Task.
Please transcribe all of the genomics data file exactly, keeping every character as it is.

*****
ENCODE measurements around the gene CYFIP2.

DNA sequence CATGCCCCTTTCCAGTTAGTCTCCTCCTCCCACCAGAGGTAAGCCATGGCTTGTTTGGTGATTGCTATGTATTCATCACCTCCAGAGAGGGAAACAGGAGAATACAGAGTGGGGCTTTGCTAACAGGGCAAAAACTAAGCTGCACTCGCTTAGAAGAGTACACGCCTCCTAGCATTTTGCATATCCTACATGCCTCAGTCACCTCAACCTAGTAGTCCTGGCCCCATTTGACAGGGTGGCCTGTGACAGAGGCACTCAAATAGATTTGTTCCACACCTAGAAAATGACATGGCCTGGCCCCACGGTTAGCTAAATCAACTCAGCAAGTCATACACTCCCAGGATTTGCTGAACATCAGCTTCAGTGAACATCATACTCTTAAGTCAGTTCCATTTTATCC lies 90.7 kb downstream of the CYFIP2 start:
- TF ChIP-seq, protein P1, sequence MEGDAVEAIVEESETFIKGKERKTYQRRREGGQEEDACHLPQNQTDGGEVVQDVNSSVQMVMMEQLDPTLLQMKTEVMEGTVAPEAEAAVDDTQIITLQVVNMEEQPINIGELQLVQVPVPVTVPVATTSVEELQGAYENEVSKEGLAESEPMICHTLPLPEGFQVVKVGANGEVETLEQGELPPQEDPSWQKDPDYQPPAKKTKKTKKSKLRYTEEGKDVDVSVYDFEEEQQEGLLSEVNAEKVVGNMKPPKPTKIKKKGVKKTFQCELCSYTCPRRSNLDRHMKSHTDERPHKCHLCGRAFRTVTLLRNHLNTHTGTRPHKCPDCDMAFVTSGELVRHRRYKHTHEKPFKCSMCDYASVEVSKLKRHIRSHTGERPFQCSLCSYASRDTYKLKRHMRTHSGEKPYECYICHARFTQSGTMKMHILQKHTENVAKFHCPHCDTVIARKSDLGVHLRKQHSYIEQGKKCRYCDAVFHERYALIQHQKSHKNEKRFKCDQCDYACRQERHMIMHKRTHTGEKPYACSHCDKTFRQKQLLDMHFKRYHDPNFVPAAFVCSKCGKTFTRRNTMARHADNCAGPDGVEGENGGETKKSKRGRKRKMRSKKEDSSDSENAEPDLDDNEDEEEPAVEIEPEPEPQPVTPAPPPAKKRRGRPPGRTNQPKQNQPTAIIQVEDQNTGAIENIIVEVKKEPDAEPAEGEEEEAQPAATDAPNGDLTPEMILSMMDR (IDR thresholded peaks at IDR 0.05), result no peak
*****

ENCODE measurements around the gene CYFIP2.

DNA sequence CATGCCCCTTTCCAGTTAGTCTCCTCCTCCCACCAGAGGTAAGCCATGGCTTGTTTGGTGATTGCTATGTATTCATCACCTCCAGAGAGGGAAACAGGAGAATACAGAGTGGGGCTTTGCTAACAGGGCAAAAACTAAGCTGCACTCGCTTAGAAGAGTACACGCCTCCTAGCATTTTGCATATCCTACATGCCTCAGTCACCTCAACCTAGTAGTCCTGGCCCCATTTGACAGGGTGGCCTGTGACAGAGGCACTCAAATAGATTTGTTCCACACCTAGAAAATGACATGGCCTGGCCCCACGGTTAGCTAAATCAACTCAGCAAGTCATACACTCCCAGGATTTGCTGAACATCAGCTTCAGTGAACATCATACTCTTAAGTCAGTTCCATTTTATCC lies 90.7 kb downstream of the CYFIP2 start:
- TF ChIP-seq, protein P1, sequence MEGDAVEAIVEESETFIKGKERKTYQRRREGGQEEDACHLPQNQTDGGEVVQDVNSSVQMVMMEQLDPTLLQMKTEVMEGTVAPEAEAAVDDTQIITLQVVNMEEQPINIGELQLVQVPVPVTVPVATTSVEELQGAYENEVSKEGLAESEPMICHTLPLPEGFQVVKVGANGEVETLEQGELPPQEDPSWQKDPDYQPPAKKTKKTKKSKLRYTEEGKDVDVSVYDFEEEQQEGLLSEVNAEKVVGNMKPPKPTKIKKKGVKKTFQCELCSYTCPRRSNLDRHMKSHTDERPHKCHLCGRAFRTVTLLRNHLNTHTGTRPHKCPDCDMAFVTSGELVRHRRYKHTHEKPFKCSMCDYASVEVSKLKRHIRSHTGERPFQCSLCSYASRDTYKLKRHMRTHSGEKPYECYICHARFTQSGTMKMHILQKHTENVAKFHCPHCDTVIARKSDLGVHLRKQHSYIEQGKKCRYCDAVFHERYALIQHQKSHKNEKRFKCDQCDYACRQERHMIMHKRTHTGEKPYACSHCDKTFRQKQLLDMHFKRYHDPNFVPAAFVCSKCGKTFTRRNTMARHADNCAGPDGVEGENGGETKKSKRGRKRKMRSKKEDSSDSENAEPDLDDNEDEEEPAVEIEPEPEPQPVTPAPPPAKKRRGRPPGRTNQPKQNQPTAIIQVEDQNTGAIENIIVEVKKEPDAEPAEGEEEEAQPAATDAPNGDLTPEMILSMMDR (IDR thresholded peaks at IDR 0.05), result no peak